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Meigs County

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POVERTY BY AGE

While they say little about economic ups and downs in the decade between Censuses, income and poverty data provide us with economic "snapshots" of an area at the time of enumeration that can in turn be compared with economic data gathered from earlier Censuses. Poverty status, as measured in this chart, is determined by Poverty Thresholds, which take into account a number of factors, including income and family size and structure. For example, the 2000 Poverty Threshold for a family of four in the continental United States with two related children was 17,463. However, Poverty Thresholds are misleading because they do not provide an accurate picture of what a “poor” family’s life is like. According to the National Center for Children in poverty, most families of four would have to make twice their assigned Poverty Threshold in order to provide their children with basic necessities, such as housing, food, and health care.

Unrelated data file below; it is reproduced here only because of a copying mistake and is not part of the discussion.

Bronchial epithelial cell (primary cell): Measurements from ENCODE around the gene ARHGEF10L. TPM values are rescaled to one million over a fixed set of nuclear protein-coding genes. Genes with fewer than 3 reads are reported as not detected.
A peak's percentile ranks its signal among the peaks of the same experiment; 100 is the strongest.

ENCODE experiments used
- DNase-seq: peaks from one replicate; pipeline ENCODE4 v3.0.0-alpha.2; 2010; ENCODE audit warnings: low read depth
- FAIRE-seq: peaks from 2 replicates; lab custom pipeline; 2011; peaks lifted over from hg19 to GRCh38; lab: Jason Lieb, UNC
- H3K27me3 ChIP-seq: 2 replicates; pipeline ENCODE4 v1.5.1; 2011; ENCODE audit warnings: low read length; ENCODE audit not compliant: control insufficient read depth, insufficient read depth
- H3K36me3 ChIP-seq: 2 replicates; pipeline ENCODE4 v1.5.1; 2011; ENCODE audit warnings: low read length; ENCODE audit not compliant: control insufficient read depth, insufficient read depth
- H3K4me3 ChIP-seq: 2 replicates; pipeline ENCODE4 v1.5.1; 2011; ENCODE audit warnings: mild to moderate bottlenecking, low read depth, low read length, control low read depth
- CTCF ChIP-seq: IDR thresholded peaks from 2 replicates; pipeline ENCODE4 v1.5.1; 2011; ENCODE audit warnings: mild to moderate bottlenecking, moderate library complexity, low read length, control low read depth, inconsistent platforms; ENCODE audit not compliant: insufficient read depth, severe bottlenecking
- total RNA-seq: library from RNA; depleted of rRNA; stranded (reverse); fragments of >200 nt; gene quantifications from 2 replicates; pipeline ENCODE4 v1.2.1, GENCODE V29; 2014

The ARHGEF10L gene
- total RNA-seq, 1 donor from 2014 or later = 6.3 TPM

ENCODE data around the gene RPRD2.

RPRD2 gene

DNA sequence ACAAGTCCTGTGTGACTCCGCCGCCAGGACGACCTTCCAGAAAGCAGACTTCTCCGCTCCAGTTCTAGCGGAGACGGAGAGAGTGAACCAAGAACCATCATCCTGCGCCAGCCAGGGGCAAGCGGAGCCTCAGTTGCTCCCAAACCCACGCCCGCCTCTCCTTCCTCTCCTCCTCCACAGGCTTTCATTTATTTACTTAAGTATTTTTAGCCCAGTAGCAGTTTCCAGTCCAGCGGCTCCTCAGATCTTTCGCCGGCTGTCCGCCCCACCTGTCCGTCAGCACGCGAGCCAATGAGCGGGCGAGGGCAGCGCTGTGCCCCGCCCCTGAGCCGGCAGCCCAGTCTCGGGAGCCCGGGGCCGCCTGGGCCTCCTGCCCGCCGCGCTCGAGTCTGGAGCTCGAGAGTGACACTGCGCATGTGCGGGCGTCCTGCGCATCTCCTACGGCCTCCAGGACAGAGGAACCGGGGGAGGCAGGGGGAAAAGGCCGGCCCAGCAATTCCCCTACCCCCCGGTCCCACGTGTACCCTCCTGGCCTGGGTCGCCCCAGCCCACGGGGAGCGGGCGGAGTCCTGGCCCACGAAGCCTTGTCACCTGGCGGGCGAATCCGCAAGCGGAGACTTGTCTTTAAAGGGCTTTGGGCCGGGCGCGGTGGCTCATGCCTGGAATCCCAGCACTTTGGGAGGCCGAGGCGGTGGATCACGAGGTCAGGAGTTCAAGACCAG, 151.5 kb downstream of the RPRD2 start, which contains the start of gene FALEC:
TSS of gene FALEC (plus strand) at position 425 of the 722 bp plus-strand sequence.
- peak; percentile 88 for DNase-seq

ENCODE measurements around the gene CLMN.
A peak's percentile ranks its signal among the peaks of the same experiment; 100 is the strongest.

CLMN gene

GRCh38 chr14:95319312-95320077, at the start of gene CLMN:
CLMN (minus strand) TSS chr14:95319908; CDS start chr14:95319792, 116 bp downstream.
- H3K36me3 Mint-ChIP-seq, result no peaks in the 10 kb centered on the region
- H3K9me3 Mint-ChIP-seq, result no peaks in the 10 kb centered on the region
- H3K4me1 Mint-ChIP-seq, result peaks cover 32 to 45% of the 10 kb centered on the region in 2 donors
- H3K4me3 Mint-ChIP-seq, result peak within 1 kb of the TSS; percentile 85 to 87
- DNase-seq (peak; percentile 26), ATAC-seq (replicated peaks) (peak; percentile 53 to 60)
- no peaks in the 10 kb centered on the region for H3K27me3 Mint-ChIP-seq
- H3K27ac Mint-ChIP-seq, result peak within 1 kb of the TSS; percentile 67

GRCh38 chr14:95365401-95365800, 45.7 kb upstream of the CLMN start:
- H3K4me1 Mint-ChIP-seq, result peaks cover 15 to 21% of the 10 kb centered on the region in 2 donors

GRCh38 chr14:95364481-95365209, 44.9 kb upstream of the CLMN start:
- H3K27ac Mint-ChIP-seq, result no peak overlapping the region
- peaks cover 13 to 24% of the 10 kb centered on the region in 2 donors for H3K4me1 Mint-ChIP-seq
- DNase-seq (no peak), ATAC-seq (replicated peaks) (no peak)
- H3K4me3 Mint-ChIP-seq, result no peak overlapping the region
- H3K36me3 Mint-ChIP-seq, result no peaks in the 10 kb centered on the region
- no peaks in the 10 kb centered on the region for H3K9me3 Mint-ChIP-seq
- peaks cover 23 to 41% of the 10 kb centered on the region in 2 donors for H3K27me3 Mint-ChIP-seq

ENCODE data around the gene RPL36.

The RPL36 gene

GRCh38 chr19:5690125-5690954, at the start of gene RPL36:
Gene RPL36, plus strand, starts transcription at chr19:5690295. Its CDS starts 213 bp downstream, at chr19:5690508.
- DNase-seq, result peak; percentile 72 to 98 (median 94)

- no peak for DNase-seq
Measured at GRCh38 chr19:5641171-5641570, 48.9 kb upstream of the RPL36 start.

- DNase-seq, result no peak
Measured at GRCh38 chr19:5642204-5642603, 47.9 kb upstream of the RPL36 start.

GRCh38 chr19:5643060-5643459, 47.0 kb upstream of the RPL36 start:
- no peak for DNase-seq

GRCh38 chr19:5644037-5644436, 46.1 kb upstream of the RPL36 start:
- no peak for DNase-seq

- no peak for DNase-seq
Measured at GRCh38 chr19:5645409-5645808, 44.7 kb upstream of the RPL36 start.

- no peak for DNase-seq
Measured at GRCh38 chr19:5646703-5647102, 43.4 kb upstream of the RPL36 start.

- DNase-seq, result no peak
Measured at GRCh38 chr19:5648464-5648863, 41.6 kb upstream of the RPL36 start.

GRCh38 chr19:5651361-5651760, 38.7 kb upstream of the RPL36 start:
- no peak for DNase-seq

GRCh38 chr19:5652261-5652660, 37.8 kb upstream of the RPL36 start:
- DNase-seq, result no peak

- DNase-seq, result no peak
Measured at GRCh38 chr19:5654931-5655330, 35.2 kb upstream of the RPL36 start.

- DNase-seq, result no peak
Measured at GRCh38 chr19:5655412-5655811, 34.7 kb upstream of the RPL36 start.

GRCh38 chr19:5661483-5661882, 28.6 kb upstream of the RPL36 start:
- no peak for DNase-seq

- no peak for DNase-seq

Poverty by Age, 1990 and 2000
1990 2000
Number Percent Number Percent
Total Population* 22,665 100.00% 22,768 100.00%
In Poverty 5,895 26.01% 4,506 19.79%
Not in Poverty 16,770 73.99% 18,262 80.21%
11 Years and Under 3,909 17.25% 3,288 14.44%
In Poverty 1,544 6.81% 885 3.89%
Not in Poverty 2,365 10.43% 2,403 10.55%
12 to 17 Years 2,190 9.66% 2,131 9.36%
In Poverty 589 2.60% 558 2.45%
Not in Poverty 1,601 7.06% 1,573 6.91%
18 to 64 Years 13,322 58.78% 14,132 62.07%
In Poverty 3,102 13.69% 2,595 11.40%
Not in Poverty 10,220 45.09% 11,537 50.67%
65 Years and Above 3,244 14.31% 3,217 14.13%
In Poverty 660 2.91% 468 2.06%
Not in Poverty 2,584 11.40% 2,749 12.07%

* The total population is the population for which poverty status is determined. Therefore, the total in this table should not be expected to match the total population in the population growth topic.

Source: Census 2000 analyzed by the Social Science Data Analysis Network (SSDAN).

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